Commentators almost unanimously condemn a Socialist (MSZP) MP who referred to rats when speaking about the popularity of Fidesz. One, however, accepts her denial.
Hungarian press roundup by budapost.eu
Background information: In a live interview with ATV television, Ildikó Bangó Borbély said “there are too many rats in Hungary” and later denied that she had Fidesz voters in mind. However, her words were uttered in the context of a reply to the question why Fidesz remains so popular, despite widespread allegations of corruption. “Since I am so outspoken”, she said, “and since the problem has become so acute in Budapest, there are too many rats in Hungary”. Her remarks have been condemned by leading politicians of other left-wing parties, but not the MSZP itself. Bangó is not a member of any of the MSZP’s leading bodies but is one of its most active MPs. Her remark was related to the recent proliferation of rats in two districts of Budapest. The Budapest City Council has subcontracted a new enterprise to keep Budapest free of rats, but apparently, the subcontractor has failed dismally to do the job. The city administration is still pondering whether to scrap the contract or hope for improvements.
In Magyar Nemzet, Bálint Zelnik dismisses Bangó’s explanations and takes it for granted that she called 3 million Fidesz voters ’rats’. He remarks that opposition politicians have recently sharpened the tone of their criticism of the government, have staged sit-ins and provocative performances during which they have competed with one another to deploy the fiercest language in their remarks. But calling three million adversaries ‘rats’, he writes, simply lacks decency.
Mandiner’s Mátyás Kohán admits that slips of the tongue are frequent in politics, but believes Bangó’s comment was more than that. Dehumanising other people mirrors the speaker’s soul, he writes. He believes it is an expression of something deep down in a politician’s soul that he or she is normally trying to hide but which erupts under special stress. ‘That’s when the politician’ s expiration date comes’, he concludes.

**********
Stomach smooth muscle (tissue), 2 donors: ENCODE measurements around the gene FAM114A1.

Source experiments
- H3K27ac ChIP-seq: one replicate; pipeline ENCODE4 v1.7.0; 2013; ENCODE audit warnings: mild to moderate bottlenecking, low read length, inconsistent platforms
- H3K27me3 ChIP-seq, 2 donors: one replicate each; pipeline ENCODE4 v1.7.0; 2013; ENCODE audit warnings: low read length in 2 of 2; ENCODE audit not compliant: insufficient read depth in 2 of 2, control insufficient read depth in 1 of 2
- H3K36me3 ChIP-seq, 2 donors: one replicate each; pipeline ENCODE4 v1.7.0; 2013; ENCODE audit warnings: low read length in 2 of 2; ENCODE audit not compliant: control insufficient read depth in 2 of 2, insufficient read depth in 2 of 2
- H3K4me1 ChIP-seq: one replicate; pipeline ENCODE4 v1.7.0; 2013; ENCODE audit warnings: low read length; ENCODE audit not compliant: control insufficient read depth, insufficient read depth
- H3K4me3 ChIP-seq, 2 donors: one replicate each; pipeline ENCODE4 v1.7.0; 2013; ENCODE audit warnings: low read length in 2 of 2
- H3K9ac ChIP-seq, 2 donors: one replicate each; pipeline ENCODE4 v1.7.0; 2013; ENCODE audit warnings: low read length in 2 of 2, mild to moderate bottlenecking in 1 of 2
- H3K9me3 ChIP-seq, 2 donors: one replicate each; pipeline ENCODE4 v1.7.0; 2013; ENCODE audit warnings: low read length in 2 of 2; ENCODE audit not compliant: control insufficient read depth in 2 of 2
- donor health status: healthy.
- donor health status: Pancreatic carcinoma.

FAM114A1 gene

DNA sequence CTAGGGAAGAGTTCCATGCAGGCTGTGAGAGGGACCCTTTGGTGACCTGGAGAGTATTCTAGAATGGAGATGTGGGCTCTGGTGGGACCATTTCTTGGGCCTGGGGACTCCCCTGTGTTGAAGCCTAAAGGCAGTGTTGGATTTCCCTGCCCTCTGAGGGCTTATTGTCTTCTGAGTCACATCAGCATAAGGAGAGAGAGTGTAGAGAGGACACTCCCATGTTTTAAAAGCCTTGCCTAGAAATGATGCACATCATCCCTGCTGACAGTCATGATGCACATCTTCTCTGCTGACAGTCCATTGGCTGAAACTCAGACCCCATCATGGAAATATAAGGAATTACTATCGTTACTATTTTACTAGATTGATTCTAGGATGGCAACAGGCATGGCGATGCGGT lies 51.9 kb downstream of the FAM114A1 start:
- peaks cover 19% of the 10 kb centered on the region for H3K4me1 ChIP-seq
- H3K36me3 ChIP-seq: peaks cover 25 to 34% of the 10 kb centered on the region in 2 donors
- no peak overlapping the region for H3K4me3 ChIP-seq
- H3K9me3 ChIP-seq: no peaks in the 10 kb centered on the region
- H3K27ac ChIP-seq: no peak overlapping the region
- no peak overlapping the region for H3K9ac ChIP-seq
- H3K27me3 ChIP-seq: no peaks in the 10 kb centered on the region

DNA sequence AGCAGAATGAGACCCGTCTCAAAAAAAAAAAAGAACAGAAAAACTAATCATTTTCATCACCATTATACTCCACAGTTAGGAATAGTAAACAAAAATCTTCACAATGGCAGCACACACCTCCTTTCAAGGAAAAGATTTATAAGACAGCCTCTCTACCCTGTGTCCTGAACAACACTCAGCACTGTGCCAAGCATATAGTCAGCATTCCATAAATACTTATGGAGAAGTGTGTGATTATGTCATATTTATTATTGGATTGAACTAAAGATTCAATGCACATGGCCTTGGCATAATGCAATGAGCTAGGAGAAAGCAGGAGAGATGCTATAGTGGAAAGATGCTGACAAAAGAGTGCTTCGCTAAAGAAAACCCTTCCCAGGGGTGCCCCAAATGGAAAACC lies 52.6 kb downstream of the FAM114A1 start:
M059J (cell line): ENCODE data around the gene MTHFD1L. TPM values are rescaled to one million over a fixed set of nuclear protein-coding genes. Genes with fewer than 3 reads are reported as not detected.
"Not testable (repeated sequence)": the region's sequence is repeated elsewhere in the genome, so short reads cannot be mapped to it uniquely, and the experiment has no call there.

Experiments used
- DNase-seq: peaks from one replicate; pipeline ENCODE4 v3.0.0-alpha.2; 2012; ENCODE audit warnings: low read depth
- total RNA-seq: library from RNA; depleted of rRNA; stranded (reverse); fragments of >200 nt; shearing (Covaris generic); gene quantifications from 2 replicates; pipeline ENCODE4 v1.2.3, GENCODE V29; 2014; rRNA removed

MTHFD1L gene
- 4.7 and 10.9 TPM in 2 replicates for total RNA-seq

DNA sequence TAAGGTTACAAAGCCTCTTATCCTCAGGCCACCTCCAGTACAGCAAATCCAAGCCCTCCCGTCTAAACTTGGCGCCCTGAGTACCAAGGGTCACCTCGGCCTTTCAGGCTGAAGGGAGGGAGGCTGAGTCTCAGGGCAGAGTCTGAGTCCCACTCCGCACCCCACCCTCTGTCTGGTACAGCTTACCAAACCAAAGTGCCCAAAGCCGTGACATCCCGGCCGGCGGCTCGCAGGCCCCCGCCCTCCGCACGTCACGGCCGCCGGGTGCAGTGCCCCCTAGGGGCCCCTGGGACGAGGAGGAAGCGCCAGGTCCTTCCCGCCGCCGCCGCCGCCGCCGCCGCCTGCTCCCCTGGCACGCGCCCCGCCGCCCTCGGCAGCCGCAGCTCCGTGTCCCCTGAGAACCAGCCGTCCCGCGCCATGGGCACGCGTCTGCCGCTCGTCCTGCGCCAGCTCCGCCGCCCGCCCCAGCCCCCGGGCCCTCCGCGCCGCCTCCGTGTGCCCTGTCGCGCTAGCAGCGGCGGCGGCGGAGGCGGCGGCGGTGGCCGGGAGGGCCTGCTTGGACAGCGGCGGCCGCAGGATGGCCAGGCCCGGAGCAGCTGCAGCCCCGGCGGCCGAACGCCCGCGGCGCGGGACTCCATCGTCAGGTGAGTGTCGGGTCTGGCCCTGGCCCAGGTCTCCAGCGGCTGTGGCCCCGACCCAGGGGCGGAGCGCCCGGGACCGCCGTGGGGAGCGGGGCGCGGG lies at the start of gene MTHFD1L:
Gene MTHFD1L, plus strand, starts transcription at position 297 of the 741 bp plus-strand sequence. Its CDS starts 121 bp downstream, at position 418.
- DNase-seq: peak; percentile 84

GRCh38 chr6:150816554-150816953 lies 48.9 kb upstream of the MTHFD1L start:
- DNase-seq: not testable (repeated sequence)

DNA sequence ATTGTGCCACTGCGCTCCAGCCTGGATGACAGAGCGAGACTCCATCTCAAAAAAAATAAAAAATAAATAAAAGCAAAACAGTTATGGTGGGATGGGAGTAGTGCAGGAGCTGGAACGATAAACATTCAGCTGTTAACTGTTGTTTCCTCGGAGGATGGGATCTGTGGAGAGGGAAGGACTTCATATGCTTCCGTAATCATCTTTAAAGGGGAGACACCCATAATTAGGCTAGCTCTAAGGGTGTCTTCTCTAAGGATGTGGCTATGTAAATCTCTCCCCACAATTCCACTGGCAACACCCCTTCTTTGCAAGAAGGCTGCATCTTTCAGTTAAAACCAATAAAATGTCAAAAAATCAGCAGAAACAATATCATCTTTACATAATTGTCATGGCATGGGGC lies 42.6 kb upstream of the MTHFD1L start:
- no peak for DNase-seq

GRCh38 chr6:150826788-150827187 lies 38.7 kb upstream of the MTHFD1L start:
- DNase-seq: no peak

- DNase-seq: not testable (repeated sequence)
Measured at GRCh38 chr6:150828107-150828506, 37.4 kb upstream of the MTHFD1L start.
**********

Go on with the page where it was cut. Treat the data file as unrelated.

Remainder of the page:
On Mérce, András Jámbor urges the MSZP to immediately withdraw Bangó from politics. He admits that vulgar expressions have become frequent in public discourse, and pro-government pundits (he mentions Zsolt Bayer by name) have used similar expressions when writing about individuals. However, he believes the Left should propose an alternative, rather than the same thing. In addition, he argues, insulting millions of Fidesz supporters will certainly not help winning any of them over. For both moral and practical reasons therefore, he writes, ’the MSZP should act and Bangó should leave’ the political scene.
In Népszava, on the other hand, György Sebes confines his comment to the ’rat problem’ in Budapest. He condemns the City Council for turning a blind eye to that problem instead of revising its mistaken choice of the subcontractor in charge of keeping Budapest rat-free. Throughout his comment, he refrains from mentioning Bangó by name or referring to her TV interview. Nevertheless, in a final hint, he repeats what Bangó told journalists when denying the charges against her. In fact, she quoted the ancient saying whereby ‘shamed be who thinks bad of it’.